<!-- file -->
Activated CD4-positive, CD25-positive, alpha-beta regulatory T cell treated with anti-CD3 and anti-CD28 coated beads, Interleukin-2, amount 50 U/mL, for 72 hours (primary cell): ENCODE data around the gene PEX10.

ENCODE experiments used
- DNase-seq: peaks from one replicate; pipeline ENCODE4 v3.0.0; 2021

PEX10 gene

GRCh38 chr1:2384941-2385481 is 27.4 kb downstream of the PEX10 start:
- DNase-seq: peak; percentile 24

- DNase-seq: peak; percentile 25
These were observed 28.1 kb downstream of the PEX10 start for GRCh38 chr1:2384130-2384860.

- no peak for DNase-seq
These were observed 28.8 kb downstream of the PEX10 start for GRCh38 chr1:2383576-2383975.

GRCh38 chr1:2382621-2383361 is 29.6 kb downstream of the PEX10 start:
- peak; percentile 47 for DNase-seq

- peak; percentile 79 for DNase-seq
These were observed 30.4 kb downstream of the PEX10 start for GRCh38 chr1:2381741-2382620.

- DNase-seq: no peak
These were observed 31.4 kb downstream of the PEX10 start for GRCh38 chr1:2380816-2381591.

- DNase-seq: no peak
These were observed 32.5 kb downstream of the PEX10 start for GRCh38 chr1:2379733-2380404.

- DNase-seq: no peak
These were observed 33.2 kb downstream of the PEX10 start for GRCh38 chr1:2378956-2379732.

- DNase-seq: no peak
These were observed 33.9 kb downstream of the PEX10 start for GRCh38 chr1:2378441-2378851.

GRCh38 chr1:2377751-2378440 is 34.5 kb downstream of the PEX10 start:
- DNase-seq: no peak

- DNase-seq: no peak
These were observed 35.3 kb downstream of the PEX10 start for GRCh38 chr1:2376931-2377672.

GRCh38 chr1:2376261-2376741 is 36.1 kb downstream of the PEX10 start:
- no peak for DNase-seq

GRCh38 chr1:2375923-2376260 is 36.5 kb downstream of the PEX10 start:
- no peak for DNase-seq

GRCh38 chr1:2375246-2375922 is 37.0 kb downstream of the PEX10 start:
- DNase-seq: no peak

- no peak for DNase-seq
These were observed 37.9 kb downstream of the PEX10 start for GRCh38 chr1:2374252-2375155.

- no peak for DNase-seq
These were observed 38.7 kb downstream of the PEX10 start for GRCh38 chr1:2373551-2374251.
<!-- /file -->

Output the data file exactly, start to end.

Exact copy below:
Activated CD4-positive, CD25-positive, alpha-beta regulatory T cell treated with anti-CD3 and anti-CD28 coated beads, Interleukin-2, amount 50 U/mL, for 72 hours (primary cell): ENCODE data around the gene PEX10.

ENCODE experiments used
- DNase-seq: peaks from one replicate; pipeline ENCODE4 v3.0.0; 2021

PEX10 gene

GRCh38 chr1:2384941-2385481 is 27.4 kb downstream of the PEX10 start:
- DNase-seq: peak; percentile 24

- DNase-seq: peak; percentile 25
These were observed 28.1 kb downstream of the PEX10 start for GRCh38 chr1:2384130-2384860.

- no peak for DNase-seq
These were observed 28.8 kb downstream of the PEX10 start for GRCh38 chr1:2383576-2383975.

GRCh38 chr1:2382621-2383361 is 29.6 kb downstream of the PEX10 start:
- peak; percentile 47 for DNase-seq

- peak; percentile 79 for DNase-seq
These were observed 30.4 kb downstream of the PEX10 start for GRCh38 chr1:2381741-2382620.

- DNase-seq: no peak
These were observed 31.4 kb downstream of the PEX10 start for GRCh38 chr1:2380816-2381591.

- DNase-seq: no peak
These were observed 32.5 kb downstream of the PEX10 start for GRCh38 chr1:2379733-2380404.

- DNase-seq: no peak
These were observed 33.2 kb downstream of the PEX10 start for GRCh38 chr1:2378956-2379732.

- DNase-seq: no peak
These were observed 33.9 kb downstream of the PEX10 start for GRCh38 chr1:2378441-2378851.

GRCh38 chr1:2377751-2378440 is 34.5 kb downstream of the PEX10 start:
- DNase-seq: no peak

- DNase-seq: no peak
These were observed 35.3 kb downstream of the PEX10 start for GRCh38 chr1:2376931-2377672.

GRCh38 chr1:2376261-2376741 is 36.1 kb downstream of the PEX10 start:
- no peak for DNase-seq

GRCh38 chr1:2375923-2376260 is 36.5 kb downstream of the PEX10 start:
- no peak for DNase-seq

GRCh38 chr1:2375246-2375922 is 37.0 kb downstream of the PEX10 start:
- DNase-seq: no peak

- no peak for DNase-seq
These were observed 37.9 kb downstream of the PEX10 start for GRCh38 chr1:2374252-2375155.

- no peak for DNase-seq
These were observed 38.7 kb downstream of the PEX10 start for GRCh38 chr1:2373551-2374251.